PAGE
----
The Web revolution happened because of faster and cheaper networking. Internet infrastructure exploded, and users could access their data and applications from any place with a Net connection. Developers could deploy the software in minutes to the audience of millions, and software became a service.

What's next? With falling prices on hardware and bandwidth, management costs start to dominate. Many of the problems that today cost hours of human attention and a lot of money are preventable: incompatibilities and interoperability issues, software catastrophes (serious bugs and viruses), hardware catastrophes (lost data due to hard drive crashes).

PCs and the Web will evolve into the Cloud: a collection of computing resources that presents a uniform user experience and minimizes administration costs. Power grid has enormous complexity, but it is all hidden behind the interface of a power outlet: the right interfaces to computing will help simplify it and decrease the total cost of ownership.

Once the management problems go away and the programs can be hosted in the Cloud, the barrier to entry in software field will be dramatically lowered. Given the right tools, the right programming model and the right economic model, the market for small components is going to take off. The line between advanced users and software developers will be erased transforming software into a medium.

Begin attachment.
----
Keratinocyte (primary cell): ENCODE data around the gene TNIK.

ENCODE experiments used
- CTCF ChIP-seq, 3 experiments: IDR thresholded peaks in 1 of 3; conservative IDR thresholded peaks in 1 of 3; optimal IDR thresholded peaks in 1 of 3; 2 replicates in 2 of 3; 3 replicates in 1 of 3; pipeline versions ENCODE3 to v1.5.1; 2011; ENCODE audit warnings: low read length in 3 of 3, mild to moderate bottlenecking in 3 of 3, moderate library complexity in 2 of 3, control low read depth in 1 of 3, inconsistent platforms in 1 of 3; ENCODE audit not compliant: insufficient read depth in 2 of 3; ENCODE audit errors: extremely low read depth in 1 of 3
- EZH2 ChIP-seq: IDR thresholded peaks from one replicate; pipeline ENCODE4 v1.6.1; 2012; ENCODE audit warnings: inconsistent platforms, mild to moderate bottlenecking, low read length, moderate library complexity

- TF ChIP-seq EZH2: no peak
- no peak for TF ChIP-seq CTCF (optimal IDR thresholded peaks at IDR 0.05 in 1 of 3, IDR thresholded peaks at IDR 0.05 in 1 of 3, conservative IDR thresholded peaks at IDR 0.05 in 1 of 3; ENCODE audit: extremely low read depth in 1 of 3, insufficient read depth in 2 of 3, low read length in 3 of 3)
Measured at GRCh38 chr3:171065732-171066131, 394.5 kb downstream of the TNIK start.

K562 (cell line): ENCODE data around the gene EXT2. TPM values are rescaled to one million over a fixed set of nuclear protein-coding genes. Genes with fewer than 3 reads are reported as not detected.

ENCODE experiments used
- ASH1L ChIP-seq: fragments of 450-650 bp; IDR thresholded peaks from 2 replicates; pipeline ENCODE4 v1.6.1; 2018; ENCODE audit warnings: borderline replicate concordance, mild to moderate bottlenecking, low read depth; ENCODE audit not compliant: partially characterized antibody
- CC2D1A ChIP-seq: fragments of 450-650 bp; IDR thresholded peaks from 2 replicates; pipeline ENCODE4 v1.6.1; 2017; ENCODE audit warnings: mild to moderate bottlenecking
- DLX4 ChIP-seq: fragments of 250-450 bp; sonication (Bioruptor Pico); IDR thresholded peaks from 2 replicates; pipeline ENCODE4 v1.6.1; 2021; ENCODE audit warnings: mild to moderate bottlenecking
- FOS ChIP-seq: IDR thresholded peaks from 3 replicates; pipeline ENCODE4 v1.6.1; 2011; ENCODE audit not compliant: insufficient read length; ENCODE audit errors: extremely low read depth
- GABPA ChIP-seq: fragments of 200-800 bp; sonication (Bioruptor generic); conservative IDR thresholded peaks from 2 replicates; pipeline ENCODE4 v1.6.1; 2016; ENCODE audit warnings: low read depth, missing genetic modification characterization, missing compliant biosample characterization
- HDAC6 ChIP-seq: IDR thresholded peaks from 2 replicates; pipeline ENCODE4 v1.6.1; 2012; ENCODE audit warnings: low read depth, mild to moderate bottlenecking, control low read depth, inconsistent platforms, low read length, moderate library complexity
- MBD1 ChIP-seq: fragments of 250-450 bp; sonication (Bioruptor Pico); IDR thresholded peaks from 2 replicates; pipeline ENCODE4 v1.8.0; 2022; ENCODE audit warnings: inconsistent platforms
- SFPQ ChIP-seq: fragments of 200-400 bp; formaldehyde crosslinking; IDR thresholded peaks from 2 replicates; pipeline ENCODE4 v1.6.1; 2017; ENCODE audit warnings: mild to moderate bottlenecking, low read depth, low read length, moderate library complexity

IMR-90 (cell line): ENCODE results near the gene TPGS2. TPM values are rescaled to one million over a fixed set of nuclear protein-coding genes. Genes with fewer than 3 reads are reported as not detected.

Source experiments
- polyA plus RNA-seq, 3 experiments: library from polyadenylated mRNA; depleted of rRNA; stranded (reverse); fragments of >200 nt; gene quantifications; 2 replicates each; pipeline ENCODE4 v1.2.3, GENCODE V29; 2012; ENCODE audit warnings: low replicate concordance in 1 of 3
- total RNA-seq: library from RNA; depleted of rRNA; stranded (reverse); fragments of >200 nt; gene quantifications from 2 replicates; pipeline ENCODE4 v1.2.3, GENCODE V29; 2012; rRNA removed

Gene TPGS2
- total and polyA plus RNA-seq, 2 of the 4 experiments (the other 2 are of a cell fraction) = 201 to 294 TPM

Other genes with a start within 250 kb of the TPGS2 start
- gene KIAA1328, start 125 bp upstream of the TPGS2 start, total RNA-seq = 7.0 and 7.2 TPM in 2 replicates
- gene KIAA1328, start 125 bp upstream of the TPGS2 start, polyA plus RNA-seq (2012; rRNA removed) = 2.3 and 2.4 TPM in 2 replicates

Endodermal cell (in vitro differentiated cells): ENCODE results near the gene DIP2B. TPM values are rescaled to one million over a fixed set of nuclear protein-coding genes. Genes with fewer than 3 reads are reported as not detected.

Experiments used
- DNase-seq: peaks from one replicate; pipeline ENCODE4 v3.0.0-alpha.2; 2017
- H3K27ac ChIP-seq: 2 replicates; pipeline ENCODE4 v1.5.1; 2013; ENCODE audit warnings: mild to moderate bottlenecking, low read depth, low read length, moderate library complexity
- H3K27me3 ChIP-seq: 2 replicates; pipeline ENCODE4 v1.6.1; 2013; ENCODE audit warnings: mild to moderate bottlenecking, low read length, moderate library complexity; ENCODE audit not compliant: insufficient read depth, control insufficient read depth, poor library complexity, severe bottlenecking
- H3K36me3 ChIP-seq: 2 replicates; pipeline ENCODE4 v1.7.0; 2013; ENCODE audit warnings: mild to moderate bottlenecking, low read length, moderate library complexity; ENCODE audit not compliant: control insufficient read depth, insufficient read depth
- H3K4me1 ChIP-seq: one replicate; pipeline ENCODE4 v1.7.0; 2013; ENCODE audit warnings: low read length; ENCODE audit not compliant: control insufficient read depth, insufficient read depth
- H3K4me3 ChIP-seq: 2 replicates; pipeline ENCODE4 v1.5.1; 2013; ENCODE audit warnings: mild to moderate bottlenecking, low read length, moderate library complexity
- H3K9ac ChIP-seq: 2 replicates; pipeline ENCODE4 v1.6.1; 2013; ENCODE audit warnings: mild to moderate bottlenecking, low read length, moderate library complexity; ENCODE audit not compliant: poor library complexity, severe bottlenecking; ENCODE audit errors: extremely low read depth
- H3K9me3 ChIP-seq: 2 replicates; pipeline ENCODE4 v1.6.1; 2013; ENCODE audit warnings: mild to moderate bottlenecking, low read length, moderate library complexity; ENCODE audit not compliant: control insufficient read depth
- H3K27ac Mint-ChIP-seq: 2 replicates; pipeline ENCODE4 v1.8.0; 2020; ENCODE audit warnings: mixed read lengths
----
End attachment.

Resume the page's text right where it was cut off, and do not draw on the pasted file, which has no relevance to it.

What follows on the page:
Wednesday, December 07, 2005

Simply better

Personal computing and network computing each have two major advantages over each other.

For personal computing (Windows) it is:

  • Disconnected operation. Your laptop is still useful when the network is inaccessible.
  • Performance. Local applications don't have to transfer data back and fourth over the network, and therefore can be much more responsive.
The advantages of network computing (the Web) are:
  • Synchronized state. Your data and your applications are centrally managed, and they are up-to-date no matter where your access them from.
  • Ease of deployment. An application on a website is deployed to millions of users who just need to follow a link to access it.
There is no reason why you can't have a system that offers all four. For example Mac OS X with its .Mac and Software Update components simplifies synchronization and deployment in some applications. There are obvious limitations: you can't take a worldwide search engine with you into the offline world, but you can keep a copy of your mailbox in case your webmail is inaccessible.

Maintaining synchronized state is a tricky problem in the programming models popular today, but the right framework can make writing "autosynced" applications easy. In combination with the framework for deployment similar to Java Webstart, a platform can offer the best of both worlds—"either or" trade-offs will become a thing of the past.